Schloss Gutenberg stands on a prominent rock. IT was founded by Luitold III of Waldstein, who moved into the castle in 1185. The castle has belonged to the Stubenberg family since 1288. The oldest section from the 12th century was supplemented by a 2-story bailey that is protected by two moats. The outer moat is bridged today, the inner was filled in. The castle was remodeled and expanded, mixing the medieval style with Renaissance elements. An irregular four-story building complex with an almost pentagonal footprint and similarly pentagonal courtyard. The rustic gate faces south.
The southwest corner with the Chapel of Saint Pancras constitutes the oldest section of the castle. The chapel, originally constructed over three stories like a tower, with galleries in both upper stories, was dedicated in 1365. Entry is on the first gallery with frescoes that were isolated by the later addition of a dome. The frescoes from the second half of the 14th century show St. Alfa, St. James the Elder, the Martyrs of Ten Thousand, St. George, and the Caravan of the Three Kings. The Romanesque window behind the altar now has modern glass.
A chapel from about 1721 stands on the access road. The second chapel is from the third quarter of the 18th century. Two stone figures, St. Anna and St. John Nepomuk, originally from Schloss Wieden at Kapfenberg, also stand along the access road. Both are by Veit Königer, from about 1770.References:
Derbent is the southernmost city in Russia, occupying the narrow gateway between the Caspian Sea and the Caucasus Mountains connecting the Eurasian steppes to the north and the Iranian Plateau to the south. Derbent claims to be the oldest city in Russia with historical documentation dating to the 8th century BCE. Due to its strategic location, over the course of history, the city changed ownership many times, particularly among the Persian, Arab, Mongol, Timurid, Shirvan and Iranian kingdoms.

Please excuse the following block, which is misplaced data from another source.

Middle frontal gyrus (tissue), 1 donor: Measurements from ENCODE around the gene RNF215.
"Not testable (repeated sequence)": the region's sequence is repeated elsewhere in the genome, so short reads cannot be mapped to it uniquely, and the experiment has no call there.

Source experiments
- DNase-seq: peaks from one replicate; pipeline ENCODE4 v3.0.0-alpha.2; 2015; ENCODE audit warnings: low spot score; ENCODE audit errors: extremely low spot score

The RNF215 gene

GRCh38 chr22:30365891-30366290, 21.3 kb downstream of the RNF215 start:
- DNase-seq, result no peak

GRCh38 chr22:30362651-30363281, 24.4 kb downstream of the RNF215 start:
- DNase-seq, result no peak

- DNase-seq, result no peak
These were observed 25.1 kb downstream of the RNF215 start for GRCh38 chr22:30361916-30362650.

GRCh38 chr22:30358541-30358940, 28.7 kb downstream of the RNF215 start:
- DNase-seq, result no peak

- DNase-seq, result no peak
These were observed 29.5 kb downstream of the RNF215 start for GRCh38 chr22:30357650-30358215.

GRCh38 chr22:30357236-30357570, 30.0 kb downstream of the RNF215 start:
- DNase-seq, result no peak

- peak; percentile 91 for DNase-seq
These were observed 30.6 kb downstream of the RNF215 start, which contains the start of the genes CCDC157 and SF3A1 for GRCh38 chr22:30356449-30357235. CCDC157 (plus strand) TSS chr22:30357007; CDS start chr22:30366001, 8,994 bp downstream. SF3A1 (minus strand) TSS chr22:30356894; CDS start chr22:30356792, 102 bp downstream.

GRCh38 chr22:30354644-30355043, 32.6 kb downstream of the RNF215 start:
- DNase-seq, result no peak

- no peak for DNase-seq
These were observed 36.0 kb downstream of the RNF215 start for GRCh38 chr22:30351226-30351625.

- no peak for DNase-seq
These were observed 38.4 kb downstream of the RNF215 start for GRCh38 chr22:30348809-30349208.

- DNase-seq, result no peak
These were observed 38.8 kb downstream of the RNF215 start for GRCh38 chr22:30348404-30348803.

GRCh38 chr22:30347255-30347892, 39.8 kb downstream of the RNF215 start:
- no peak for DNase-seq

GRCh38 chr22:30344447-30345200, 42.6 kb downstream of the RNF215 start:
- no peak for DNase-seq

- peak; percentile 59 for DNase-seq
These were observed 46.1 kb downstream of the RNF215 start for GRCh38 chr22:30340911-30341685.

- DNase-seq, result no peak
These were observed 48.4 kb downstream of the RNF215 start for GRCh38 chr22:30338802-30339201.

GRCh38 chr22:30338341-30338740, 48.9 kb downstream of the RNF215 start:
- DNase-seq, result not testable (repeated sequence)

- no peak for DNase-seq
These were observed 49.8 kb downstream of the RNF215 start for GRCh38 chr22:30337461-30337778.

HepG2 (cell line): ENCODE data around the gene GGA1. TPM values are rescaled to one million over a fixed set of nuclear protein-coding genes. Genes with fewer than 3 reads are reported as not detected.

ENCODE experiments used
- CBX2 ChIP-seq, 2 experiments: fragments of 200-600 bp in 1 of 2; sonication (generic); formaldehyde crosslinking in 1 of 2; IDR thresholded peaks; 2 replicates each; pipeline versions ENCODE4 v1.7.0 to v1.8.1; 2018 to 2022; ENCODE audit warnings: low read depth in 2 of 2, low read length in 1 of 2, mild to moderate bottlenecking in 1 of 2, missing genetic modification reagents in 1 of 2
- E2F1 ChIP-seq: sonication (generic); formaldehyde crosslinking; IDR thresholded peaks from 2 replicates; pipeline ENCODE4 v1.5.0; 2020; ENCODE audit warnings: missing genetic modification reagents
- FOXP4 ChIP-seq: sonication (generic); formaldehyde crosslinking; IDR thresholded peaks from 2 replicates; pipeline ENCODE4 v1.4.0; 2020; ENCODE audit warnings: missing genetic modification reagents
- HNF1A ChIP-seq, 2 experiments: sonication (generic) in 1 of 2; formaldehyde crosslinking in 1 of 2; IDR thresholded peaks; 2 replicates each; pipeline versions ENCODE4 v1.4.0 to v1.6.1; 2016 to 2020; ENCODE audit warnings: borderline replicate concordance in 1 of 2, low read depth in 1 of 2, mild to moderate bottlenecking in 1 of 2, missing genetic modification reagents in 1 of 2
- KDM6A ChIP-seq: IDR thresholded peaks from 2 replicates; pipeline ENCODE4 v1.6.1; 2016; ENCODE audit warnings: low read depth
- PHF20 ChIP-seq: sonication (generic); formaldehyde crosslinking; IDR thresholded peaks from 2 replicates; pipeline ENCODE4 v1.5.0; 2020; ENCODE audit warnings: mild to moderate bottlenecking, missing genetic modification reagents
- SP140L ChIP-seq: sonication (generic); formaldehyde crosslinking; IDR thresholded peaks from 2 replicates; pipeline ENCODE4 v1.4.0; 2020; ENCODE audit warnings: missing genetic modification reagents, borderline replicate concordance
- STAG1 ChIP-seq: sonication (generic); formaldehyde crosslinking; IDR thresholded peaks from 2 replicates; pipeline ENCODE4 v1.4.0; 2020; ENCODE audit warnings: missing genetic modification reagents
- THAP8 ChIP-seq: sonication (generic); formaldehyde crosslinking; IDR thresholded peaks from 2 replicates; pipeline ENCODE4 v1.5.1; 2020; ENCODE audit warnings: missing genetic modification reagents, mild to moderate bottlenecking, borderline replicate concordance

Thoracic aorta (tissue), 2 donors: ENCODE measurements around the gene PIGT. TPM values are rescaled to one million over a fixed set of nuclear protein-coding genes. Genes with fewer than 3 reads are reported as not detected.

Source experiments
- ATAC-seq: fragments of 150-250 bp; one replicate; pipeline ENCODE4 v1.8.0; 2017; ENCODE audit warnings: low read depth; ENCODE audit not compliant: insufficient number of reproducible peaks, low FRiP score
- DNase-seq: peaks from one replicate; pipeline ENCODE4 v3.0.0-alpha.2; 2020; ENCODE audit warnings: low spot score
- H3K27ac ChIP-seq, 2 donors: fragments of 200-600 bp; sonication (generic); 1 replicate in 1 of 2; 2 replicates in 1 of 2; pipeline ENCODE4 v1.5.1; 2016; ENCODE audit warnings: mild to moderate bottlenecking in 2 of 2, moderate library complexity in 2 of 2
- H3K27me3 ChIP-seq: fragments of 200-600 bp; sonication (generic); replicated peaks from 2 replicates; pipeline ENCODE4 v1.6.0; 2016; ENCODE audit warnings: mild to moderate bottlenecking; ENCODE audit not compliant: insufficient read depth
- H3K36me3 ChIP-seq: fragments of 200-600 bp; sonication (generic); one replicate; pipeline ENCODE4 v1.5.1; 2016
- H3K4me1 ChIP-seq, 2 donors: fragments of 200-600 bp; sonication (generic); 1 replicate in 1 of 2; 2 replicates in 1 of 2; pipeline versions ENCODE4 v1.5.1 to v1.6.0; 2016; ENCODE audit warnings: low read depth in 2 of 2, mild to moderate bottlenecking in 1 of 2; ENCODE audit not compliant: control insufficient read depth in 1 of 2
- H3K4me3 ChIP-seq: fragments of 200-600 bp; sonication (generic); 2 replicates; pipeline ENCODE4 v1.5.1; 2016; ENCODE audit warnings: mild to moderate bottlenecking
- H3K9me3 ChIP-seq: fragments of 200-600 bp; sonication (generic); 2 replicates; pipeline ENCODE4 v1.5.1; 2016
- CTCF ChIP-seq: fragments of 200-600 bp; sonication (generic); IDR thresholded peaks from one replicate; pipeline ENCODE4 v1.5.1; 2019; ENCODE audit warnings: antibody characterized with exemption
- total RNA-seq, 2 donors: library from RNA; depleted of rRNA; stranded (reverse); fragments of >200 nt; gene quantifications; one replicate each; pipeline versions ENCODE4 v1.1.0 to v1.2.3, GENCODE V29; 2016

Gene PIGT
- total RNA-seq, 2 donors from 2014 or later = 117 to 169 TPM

Derbent has archaeological structures over 5,000 years old. As a result of this geographic peculiarity, the city developed between two walls, stretching from the mountains to the sea. These fortifications were continuously employed for a millennium and a half, longer than any other extant fortress in the world.
A traditionally and historically Iranian city, the first intensive settlement in the Derbent area dates from the 8th century BC. The site was intermittently controlled by the Persian monarchs, starting from the 6th century BC. Until the 4th century AD, it was part of Caucasian Albania which was a satrap of the Achaemenid Persian Empire. In the 5th century Derbent functioned as a border fortress and the seat of Sassanid Persians. Because of its strategic position on the northern branch of the Silk Route, the fortress was contested by the Khazars in the course of the Khazar-Arab Wars. In 654, Derbent was captured by the Arabs.
The Sassanid fortress does not exist any more, as the famous Derbent fortress as it stands today was built from the 12th century onward. Derbent became a strong military outpost and harbour of the Sassanid empire. During the 5th and 6th centuries, Derbent also became an important center for spreading the Christian faith in the Caucasus.
The site continued to be of great strategic importance until the 19th century. Today the fortifications consist of two parallel defence walls and Naryn-Kala Citadel. The walls are 3.6km long, stretching from the sea up to the mountains. They were built from stone and had 73 defence towers. 9 out of the 14 original gates remain.
In Naryn-Kala Citadel most of the old buildings, including a palace and a church, are now in ruins. It also holds baths and one of the oldest mosques in the former USSR.
In 2003, UNESCO included the old part of Derbent with traditional buildings in the World Heritage List.